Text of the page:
Jun 7, 2007
MIT researchers report the identification of a mechanism in the brain that's tied to the experience of déjà vu, French for "seen already." The neuroscientists studied how subregions of the hippocampus--a part of the brain responsible for creating memories--contribute to our ability to differentiate between distinct places that are very similar. To conduct their study, the scientists observed the behavior of genetically-engineered mice in similar chambers, one with a floor that could shock them. (Yeeowch!) From the MIT News Office:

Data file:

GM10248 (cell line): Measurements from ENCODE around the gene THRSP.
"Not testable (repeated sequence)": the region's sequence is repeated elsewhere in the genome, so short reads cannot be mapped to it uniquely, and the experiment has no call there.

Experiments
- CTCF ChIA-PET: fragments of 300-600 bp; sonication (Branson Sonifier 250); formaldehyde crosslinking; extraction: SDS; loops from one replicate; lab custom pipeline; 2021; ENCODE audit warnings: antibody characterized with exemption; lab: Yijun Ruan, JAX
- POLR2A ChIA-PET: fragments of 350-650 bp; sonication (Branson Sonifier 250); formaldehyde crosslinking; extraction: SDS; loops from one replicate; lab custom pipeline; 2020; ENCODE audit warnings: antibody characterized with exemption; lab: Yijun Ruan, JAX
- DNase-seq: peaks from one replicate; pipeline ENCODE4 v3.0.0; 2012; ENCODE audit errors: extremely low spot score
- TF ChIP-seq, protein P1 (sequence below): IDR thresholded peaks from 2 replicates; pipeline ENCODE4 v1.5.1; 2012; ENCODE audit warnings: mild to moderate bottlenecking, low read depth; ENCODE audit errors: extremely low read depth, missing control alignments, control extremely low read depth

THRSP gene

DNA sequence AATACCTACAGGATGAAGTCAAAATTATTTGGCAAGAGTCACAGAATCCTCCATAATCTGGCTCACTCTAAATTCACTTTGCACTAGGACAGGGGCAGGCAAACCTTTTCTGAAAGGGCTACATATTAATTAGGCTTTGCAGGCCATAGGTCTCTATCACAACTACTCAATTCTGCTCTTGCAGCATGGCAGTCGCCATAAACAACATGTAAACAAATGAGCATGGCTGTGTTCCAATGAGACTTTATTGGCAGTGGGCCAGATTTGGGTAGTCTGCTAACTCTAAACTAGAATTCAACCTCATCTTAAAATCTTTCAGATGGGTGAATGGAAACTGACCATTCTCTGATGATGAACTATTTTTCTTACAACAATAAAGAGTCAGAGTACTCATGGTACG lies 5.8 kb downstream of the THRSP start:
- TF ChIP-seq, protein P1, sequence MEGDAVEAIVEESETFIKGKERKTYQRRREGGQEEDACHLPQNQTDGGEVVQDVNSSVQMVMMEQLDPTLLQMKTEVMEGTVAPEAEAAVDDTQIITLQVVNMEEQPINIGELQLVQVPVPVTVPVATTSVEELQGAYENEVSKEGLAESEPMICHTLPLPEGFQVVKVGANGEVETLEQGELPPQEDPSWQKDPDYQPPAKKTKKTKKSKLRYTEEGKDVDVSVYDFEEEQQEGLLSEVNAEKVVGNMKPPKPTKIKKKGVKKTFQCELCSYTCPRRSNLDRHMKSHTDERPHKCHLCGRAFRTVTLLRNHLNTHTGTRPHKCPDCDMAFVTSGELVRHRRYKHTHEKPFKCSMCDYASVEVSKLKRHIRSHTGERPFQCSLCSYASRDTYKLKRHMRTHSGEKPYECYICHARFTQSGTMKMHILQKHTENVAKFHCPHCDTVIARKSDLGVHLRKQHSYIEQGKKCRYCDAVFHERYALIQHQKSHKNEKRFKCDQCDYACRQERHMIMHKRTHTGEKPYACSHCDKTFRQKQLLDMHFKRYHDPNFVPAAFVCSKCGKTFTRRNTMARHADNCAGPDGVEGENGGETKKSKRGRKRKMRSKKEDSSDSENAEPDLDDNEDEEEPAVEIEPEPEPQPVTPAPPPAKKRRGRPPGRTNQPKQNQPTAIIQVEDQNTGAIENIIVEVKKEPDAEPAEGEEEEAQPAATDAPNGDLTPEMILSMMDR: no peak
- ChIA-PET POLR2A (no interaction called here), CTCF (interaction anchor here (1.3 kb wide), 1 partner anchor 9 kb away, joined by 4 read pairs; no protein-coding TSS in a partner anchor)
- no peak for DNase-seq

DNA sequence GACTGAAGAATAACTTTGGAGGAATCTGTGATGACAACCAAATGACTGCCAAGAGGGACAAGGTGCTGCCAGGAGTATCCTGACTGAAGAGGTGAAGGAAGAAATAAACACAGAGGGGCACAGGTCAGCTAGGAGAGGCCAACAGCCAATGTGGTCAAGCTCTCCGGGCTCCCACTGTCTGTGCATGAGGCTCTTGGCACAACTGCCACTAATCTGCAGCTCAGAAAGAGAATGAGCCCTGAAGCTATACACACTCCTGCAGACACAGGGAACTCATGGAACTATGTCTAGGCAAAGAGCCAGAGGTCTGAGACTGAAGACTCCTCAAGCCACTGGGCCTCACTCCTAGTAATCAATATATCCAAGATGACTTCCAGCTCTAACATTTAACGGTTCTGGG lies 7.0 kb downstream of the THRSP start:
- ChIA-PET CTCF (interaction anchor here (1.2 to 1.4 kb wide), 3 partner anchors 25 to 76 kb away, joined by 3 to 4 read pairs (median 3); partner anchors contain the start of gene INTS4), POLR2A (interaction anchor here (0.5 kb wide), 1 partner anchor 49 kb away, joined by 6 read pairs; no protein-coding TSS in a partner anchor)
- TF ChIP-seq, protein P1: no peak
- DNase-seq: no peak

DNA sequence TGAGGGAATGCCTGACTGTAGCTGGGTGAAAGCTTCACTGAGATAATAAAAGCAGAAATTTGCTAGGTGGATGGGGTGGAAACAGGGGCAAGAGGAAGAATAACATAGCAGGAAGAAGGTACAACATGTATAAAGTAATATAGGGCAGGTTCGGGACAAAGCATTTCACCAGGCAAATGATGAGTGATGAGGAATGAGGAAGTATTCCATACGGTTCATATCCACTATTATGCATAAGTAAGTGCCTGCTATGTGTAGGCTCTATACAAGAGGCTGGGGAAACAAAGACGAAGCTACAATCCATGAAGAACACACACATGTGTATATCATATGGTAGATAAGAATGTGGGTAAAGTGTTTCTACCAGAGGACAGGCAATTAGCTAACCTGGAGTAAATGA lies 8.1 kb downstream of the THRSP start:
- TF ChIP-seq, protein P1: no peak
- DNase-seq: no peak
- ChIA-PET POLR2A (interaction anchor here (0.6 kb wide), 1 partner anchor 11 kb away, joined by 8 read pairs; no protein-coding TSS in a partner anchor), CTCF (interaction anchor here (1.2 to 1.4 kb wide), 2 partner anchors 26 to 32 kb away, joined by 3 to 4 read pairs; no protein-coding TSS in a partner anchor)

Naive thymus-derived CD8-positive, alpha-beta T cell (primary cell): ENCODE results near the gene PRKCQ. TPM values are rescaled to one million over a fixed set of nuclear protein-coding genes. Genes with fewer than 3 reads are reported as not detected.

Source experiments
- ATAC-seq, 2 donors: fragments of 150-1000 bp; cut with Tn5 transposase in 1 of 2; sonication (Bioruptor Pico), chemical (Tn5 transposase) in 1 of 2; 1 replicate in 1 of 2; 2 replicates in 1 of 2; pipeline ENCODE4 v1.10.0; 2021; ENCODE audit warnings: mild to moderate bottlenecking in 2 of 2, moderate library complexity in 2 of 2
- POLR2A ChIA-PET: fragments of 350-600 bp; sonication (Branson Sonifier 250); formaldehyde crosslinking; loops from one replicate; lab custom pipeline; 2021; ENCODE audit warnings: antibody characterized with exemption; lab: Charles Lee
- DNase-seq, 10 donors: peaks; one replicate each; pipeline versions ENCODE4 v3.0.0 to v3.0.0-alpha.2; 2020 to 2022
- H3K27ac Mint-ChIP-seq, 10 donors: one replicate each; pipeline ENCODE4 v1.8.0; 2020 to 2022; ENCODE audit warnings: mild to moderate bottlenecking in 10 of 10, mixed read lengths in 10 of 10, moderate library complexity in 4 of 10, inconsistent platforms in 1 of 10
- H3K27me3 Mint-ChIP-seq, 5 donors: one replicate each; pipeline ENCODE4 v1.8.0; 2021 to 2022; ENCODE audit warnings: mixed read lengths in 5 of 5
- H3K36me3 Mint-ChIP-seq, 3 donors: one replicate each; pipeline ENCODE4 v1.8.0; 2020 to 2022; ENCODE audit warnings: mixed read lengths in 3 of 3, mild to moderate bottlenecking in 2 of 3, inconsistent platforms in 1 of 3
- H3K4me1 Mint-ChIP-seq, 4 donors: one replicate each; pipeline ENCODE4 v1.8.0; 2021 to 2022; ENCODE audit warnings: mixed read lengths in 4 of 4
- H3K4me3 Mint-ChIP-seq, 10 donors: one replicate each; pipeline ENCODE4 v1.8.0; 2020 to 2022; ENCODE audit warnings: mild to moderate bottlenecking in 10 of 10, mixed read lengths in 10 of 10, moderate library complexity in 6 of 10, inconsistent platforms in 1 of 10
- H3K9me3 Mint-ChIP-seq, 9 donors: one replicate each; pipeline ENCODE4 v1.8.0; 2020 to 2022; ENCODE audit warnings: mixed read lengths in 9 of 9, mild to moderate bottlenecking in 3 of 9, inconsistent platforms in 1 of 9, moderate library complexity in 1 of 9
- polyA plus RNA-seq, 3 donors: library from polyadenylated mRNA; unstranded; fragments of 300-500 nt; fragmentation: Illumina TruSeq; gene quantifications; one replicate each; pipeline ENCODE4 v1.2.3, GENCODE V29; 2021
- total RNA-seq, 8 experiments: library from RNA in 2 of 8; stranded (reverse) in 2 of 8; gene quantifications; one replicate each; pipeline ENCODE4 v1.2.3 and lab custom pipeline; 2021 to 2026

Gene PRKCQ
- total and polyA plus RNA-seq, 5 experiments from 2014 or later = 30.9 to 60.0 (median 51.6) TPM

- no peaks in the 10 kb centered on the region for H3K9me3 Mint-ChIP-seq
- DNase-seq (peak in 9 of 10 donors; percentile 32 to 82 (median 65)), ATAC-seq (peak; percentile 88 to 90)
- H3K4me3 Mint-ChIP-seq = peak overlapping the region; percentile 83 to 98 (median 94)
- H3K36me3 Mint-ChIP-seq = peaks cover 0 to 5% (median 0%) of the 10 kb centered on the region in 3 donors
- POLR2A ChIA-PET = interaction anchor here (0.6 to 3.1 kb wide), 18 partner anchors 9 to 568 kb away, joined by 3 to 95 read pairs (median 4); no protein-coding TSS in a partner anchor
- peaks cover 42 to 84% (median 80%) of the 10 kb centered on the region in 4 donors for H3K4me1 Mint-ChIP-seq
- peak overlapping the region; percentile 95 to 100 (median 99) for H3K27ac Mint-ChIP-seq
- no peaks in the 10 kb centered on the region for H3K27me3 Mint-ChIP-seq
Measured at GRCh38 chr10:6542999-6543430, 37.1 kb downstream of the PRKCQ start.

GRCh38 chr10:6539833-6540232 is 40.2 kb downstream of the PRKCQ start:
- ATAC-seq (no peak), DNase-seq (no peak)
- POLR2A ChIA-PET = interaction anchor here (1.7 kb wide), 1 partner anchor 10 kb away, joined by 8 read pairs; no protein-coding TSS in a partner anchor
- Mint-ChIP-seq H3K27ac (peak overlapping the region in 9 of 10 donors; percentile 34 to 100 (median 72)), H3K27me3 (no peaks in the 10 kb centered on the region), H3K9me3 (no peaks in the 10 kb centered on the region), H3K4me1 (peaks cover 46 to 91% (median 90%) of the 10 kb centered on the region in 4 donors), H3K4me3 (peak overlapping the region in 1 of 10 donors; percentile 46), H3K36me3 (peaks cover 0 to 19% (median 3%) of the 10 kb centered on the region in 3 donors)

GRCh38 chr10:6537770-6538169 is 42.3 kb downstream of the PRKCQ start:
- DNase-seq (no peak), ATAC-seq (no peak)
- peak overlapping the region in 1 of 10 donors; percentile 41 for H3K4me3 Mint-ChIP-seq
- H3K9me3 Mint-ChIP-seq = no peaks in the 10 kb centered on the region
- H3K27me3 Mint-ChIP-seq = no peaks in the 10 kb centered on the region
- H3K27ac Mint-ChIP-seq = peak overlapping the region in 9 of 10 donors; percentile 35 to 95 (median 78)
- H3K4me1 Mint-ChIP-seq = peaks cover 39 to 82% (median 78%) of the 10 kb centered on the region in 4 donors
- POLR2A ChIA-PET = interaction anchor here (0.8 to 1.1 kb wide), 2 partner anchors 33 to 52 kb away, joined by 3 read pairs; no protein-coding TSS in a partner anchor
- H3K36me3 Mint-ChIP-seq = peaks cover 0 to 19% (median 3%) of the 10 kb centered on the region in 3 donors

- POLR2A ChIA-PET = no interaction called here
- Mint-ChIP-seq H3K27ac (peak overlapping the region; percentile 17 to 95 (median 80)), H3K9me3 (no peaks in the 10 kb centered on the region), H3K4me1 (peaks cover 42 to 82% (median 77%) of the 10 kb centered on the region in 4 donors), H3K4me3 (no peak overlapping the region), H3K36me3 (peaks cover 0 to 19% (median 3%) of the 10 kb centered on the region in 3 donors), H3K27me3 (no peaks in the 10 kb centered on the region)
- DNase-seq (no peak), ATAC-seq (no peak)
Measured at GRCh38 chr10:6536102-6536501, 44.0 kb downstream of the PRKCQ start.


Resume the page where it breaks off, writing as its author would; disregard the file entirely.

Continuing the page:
Researchers believe that a set of neurons called place cells fire to provide a sort of blueprint for any new space we encounter. The next time we see the space, those same neurons fire. Thus we know when we've been somewhere before and don't have to relearn our way around familiar turf. But if we enter a space very similar to one we have seen before, a new but overlapping set of neurons creates the blueprint. When there is enough overlap between the two sets, we experience an eerie feeling of déjà vu--a French phrase that literally means, "already seen.